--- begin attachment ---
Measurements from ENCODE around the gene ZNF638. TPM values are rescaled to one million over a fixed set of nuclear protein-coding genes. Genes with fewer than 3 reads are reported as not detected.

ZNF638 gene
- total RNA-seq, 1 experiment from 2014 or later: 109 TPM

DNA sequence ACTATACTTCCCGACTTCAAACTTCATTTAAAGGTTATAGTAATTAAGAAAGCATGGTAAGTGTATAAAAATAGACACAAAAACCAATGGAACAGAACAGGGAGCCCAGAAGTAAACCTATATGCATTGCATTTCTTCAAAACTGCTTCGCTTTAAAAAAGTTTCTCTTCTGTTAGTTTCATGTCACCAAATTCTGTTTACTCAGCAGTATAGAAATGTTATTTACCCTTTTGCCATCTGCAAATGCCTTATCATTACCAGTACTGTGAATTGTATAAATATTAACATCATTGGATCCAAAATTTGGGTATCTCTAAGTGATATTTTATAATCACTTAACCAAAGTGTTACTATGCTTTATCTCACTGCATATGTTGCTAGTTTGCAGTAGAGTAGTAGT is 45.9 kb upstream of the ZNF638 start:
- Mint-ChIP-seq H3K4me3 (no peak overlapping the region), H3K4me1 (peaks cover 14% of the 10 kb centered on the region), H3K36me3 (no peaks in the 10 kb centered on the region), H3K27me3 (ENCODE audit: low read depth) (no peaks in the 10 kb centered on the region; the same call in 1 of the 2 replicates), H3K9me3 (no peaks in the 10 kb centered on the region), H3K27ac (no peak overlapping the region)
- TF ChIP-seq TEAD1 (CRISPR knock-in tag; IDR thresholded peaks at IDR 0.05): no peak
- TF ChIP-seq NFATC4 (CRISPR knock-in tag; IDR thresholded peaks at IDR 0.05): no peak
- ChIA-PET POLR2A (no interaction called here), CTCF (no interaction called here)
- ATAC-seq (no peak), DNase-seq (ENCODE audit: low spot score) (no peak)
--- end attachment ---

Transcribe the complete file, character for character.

Measurements from ENCODE around the gene ZNF638. TPM values are rescaled to one million over a fixed set of nuclear protein-coding genes. Genes with fewer than 3 reads are reported as not detected.

ZNF638 gene
- total RNA-seq, 1 experiment from 2014 or later: 109 TPM

DNA sequence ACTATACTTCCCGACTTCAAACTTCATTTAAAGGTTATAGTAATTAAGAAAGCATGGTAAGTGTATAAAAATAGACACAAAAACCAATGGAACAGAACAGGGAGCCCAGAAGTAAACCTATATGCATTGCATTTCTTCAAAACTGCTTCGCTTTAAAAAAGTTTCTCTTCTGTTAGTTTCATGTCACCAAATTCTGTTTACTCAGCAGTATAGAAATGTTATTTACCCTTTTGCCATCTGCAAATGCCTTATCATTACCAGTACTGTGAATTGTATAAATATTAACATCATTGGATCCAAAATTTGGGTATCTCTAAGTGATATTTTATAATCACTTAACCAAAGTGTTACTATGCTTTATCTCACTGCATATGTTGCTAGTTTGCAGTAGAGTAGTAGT is 45.9 kb upstream of the ZNF638 start:
- Mint-ChIP-seq H3K4me3 (no peak overlapping the region), H3K4me1 (peaks cover 14% of the 10 kb centered on the region), H3K36me3 (no peaks in the 10 kb centered on the region), H3K27me3 (ENCODE audit: low read depth) (no peaks in the 10 kb centered on the region; the same call in 1 of the 2 replicates), H3K9me3 (no peaks in the 10 kb centered on the region), H3K27ac (no peak overlapping the region)
- TF ChIP-seq TEAD1 (CRISPR knock-in tag; IDR thresholded peaks at IDR 0.05): no peak
- TF ChIP-seq NFATC4 (CRISPR knock-in tag; IDR thresholded peaks at IDR 0.05): no peak
- ChIA-PET POLR2A (no interaction called here), CTCF (no interaction called here)
- ATAC-seq (no peak), DNase-seq (ENCODE audit: low spot score) (no peak)